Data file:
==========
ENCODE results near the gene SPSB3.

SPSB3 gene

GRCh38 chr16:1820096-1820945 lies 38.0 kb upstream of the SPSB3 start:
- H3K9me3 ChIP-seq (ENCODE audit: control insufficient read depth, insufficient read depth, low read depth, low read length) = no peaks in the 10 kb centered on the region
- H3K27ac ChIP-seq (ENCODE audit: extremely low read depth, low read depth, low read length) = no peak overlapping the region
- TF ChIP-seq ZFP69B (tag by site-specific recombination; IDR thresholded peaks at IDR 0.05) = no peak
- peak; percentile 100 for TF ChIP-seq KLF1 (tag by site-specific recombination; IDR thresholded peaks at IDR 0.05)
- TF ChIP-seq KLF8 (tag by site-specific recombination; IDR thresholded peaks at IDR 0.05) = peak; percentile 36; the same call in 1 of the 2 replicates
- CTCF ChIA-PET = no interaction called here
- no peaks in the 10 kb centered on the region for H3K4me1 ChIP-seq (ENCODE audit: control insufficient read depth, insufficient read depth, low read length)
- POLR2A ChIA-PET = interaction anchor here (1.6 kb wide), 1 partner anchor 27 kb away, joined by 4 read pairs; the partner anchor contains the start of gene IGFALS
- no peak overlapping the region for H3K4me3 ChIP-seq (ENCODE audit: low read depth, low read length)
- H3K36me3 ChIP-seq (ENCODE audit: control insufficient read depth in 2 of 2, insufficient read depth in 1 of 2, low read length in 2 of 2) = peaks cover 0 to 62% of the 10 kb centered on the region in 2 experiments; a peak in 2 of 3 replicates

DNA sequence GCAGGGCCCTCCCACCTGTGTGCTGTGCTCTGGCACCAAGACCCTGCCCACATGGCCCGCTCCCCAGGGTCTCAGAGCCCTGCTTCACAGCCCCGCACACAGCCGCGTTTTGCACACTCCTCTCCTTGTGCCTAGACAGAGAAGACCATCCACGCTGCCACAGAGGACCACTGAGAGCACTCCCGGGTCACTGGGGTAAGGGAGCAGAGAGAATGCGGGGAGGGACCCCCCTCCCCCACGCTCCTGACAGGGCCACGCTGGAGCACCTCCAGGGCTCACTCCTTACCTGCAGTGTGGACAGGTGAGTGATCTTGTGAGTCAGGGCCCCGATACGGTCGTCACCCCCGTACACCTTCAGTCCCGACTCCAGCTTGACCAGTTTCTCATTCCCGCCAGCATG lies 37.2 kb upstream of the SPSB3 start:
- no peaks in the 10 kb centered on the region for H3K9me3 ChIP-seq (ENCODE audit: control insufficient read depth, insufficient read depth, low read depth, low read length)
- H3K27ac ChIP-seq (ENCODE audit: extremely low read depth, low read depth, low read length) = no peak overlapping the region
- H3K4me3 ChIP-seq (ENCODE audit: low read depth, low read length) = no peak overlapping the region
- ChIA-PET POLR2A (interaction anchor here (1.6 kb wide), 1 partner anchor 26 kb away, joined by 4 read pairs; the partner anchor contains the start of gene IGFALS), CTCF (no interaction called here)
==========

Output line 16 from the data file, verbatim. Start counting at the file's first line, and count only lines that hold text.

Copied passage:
- H3K27ac ChIP-seq (ENCODE audit: extremely low read depth, low read depth, low read length) = no peak overlapping the region